among other things, it reminds me of the dangers of giving into the power of what most creative people refer to as their “inner critic”, that annoying voice in your head (yeah, i know i’m imagining it) that tells you that you aren’t good enough, that you don’t have what it takes, that you aren’t accomplishing anything by sitting around writing things for your blog... you know the voice. the inner critic is a nasty bastard and it’s a real battle keeping him/ her/ it down.

in recent years, i’ve come a long way towards finding ways to avoid those criticisms. there are lots of tricks and if you play around, you’ll find one that works for you. my trick is that i actually argue back, to question my inner critic on every bad thought its voice puts in my head. i don’t have the talent for this? why do you think that? give me examples and they' better be beyond question. eventually, the inner critic gives up and goes away. (this process also gives me a hint as to why other people have described me as aggressive or argumentative. i can even argue myself into walking out of the proverbial room.)

what i haven’t managed to find is the equivalent process for dealing with it when the voice you’re hearing really does belong to somebody else. my inner critic i’ve learned to defeat. it’s my outer critic i’m struggling with. after all, is it really more destructive to think things that undermine your self-confidence when you know it’s just your own insecurities than it is to hear an independent, free-thinking person tear up something you’ve put your best efforts into?

don’t get me wrong, i’ve had lots of criticism that i took fairly well: constructive criticism. i try to give the same. (i’ve failed a couple of times in this regard, but i’m generally pretty consistent.) if someone wants to give me an idea of something that would work better and explain why , this helps rather than hurts. what i’m objecting to here is the sort of broad, unexplained criticisms that will tend to chip away at the self-confidence you build up. your inner qualms you can put to rest as just so much insecurity, but there is the perception that words that come out of the mouth of another person are automatically imbued with some gravity. if someone said this, there must be some validity to it.

the worst criticism i’ve had directed at me actually came from someone who hadn’t ever read anything i’d written. he just made an off-the-cuff comment that because i hadn’t been published, it meant that i wasn’t really a writer. that comment haunts me still, (although i did manage to get one thing published) because of its equation of existence and published material. what i do has no merit unless people can purchase it. i wish i could argue that point, but the moment passed several years ago. i believe at the time i just sat in hurt silence, wishing i was dead and feeling like i wasn’t that far off it. it’s bad enough when i think things like that about myself without promptinh. it’s a hundred times worse to have someone else say it. once it’s out there, it’s a lot harder to dismiss.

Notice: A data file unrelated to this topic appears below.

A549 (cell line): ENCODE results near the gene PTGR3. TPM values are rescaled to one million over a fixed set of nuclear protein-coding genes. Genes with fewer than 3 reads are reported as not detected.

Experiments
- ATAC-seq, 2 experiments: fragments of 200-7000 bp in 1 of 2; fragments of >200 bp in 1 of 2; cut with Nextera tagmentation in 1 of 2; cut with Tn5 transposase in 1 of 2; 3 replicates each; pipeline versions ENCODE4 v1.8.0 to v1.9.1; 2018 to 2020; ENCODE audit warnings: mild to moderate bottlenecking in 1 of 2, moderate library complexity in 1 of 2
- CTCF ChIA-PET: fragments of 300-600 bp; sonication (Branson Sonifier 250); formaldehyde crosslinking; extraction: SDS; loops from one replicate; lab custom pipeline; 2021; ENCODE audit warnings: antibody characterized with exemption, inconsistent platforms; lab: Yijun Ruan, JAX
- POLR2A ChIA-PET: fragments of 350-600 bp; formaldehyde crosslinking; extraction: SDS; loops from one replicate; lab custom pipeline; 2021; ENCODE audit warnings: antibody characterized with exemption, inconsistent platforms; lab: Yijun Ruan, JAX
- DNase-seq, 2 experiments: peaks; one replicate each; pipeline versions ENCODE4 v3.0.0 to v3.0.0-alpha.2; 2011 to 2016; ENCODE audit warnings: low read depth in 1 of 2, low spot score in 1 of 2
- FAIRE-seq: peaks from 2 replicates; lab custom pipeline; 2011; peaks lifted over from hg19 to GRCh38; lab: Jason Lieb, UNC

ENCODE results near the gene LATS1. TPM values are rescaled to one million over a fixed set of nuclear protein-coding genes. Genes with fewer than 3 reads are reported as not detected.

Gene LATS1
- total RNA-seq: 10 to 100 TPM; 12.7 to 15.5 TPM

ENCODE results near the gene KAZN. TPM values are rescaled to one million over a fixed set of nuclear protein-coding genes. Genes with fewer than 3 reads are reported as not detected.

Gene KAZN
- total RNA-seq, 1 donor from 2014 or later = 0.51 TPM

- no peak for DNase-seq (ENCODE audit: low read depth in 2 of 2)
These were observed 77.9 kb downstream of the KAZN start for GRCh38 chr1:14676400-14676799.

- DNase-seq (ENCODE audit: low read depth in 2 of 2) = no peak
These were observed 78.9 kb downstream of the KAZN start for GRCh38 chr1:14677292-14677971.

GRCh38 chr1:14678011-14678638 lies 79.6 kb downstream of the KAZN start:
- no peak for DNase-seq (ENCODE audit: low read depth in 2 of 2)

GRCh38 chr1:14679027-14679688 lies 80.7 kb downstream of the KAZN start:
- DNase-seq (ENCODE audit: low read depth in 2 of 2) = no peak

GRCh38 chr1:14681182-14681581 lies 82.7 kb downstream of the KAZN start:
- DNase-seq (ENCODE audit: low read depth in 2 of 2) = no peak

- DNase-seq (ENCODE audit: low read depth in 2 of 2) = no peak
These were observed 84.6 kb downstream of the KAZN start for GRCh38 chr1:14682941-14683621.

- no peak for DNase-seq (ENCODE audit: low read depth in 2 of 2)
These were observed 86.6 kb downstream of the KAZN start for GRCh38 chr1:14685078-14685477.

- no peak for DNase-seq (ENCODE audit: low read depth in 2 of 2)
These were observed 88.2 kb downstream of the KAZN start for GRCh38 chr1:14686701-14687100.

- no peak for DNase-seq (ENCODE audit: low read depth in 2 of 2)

i’m not ever going to be able to rid myself of the outer critics, i realise. people will say things either maliciously or ignorantly and the only way to deal with it is apparently to develop a thicker skin. (i’m hoping i can buy a recipe for this on ebay.) it’s funny, because i’ve read so much about trying to conquer your own personal demons, but i have yet to hear someone come up with a really viable method of dismissing the noise you get from others. it tends to mask the damage that they can do.

until i do find that recipe for thicker skin on ebay, i figure i don't have much of a choice. what can you do to avoid harsh words except hide in the house and not talk to anyone? currently, the plan is just to be as diplomatic as possible when asked for an opinion by others and hope that they return the favour.

ten reasons why it's ok to be happy about the election

hate the idea that we just elected a right wing government whose leader supported the american war in iraq? angry that no one seems to have the seats to control what's going to happen? confused? afraid? need a hug?

ok, i can't help with the hug, but, for once in my life, i woke up the morning after an election not feeling like i'd been beaten with something. there are a surprising number of things people should feel happy about in this election (and this is coming from someone who finds the new government a wee bit creepy).